While many of you know me as a bread baker, I consider myself a self-defined “jack-of-all-trades.” I do bake bread, but I also dabble in writing, teach in a public school, garden, create pottery, watercolor with my grandson, and stencil nearly all open wall space in our little farmette. Nobody could accuse me of not being willing to try something new and I’m as happy with a white ribbon at our local fair as I would be with a blue.
I recently began to understand the difference between what I do in my random sort of way and what it means to actually narrow your focus and hone in on a skill. In the age of instant oatmeal and leftovers warmed in the microwave, who among us has the fortitude to stick with one thing long enough to go beyond fine tuning into the realm of mastery?
I certainly don’t stretch myself into the science and technique to perfect brioche when it‘s enough to just make a brioche that tastes good. That’s the difference between a dabbler like me and a master-baker. We may both start out with a seed of passion but the master-baker continuously cultivates that seed with a good scoop of self-motivation and a cup or so of good old fashioned stick-to-itiveness.
Several years earlier I’d bumped into one of the bakers, Tiffany, as she was pulling bread out of the bake oven at the armory on a sweltering Virginia afternoon and couldn’t resist blogging about it even then when I wrote 18th Century Bread…and Life. Technically hired as summer help, she already had built a portfolio that included museum work in Pennsylvania, running food programs, and a masters degree in colonial history.
Yet even with all that background tucked into her past, an apprenticeship in the colonial village was not a given. When I asked her why she quipped, “Colonial Williamsburg is the mothership…the mecca of 18th century food.”
The competitive process to become an apprentice may be the easy part when compared to the rigor of what follows if you’re lucky enough to be hired. Food apprentices must complete a 5 level process with 25 recipes per level. In and of itself that seems daunting. Add to that each recipe has to be completed 5 times under the guidance of the master who, in this case, is the head of the Foodways program, Frank Clark.
It felt like a sacred act when Tiffany let me peek at her level one list which wasn’t just about dishes like Tripe Kilkenny and Onion Pie but also about technique. Before passing on to level two, for example, she’d need to demonstrate 18th century techniques in poaching and jellies.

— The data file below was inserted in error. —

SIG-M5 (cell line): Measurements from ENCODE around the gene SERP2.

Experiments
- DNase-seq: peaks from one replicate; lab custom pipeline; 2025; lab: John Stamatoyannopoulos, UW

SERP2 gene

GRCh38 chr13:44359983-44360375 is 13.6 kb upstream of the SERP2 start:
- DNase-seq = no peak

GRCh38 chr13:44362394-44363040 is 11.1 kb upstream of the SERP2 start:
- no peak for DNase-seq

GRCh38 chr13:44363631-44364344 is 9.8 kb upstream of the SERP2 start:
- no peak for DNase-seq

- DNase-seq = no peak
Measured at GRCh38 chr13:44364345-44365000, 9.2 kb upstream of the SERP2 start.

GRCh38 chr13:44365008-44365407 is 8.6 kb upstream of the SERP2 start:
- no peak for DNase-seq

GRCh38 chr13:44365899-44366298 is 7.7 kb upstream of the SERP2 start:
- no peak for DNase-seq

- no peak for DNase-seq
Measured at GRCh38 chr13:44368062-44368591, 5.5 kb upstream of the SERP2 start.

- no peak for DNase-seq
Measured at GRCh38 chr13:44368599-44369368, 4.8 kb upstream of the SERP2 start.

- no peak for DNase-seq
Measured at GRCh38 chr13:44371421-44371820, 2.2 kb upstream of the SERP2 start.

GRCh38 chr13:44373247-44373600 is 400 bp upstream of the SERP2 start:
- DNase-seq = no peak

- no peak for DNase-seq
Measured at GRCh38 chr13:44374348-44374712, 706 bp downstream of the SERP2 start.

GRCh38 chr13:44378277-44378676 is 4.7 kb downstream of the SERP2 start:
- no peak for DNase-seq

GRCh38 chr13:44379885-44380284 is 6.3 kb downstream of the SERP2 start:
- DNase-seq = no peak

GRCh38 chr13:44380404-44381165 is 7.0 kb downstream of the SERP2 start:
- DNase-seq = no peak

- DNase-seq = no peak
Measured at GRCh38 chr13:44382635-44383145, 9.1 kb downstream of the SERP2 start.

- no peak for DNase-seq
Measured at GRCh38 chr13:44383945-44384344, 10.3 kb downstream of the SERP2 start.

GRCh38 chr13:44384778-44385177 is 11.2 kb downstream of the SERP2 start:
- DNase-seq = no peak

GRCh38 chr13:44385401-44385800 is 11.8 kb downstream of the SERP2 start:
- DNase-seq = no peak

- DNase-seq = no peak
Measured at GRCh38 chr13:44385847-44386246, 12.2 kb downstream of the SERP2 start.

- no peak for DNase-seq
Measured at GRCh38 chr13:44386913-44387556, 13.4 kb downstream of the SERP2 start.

I have no doubt that a long, passionate road lies ahead for Tiffany. I suspect when her apprenticeship turns officially to mastery in a culminating dinner party, any recognition she receives may pale in comparison to her own well-deserved sense of accomplishment.
Colonial Williamsburg is committed to preserving the trades of our past. When you go, be assured that there is a rare depth of knowledge and experience bubbling just under the surface wherever you happen to look. Pack your curiosity and ask plenty of questions when (not if!) you go! Over the years, our garden here in upstate New York is definitely under the influence of past Williamsburg master gardener, Wesley Greene. The idea for our farm table sprung to life at the carpenter’s shop, and this time, I came home from the 18th century determined to try level one Onion Pie.
I made it once according to the recipe on the Foundations website History is Served and then modified it since everyone in my family seems to be an accredited food critic with advice to share! When Darrell and I were invited to an annual pie night (yes, pie night!) I decided to test it out with the modifications on a wider audience, guinea pigs so to speak, and donned it Guinea Pig Pie.
If you happen to be gluten free, try this filling baked, covered, without a crust! I’m sure it would be equally delicious! Leave out the bits of butter in lieu of coconut oil and you could easily make this dairy free as well.
Thank you Colonial Williamsburg for keeping the food traditions of the past alive! Hopefully our founding mother’s would fogive me the small modifications.
Hope to see you around the bread bowl, strolling around the colonial village, or at the Genesee Country Museum’s maple festival (coming soon!) I’m dabbling in maple recipes for the Cooking with Maple contest. Check out my past winners: maple walnut biscotti, maple cream cheese coffee cake & roasted veggie pizza with maple balsamic glaze!!
Darrell and I are also presenting The Mindful Homestead locally. Come join us. I’ll have sourdough starter to share!
Onion Pie, modified
*based on an Onion Pie recipe from Colonial Williamsburg’s website History is Served. I’d suggest trying it in their version from the 18th century, too. This recipe has been modified to suit our family’s taste!
2 large apples
2 medium yellow onions
½ to 1 tsp grated nutmeg
salt & pepper to taste
4 T butter, divided
5 – 6 ounces of thinly slices prosciutto or thinly sliced ham
your favorite double-crust pie pastry
Preheat the oven to 375 degrees.
Pare and slice the potatoes and apples. Slice everything ¼ inch thick. Place the apples and potatoes in a bowl of water to prevent oxidation.
Roll out the bottom crust and set it into the pie pan.
Drain and dry the apples and potatoes with a towel.
Begin the layers from the bottom up with potatoes, then meat, then apples and then onions. Sprinkle each layer with a little of the seasoning and little bits of the 2 remaining tablespoons of butter. Continue filling and seasoning the pie until you are out of ingredients.
Bake for 45-50 minutes or until the crust is a nice golden brown and knife slides easily through filling. If crust is browning too quickly, cover loosely with foil.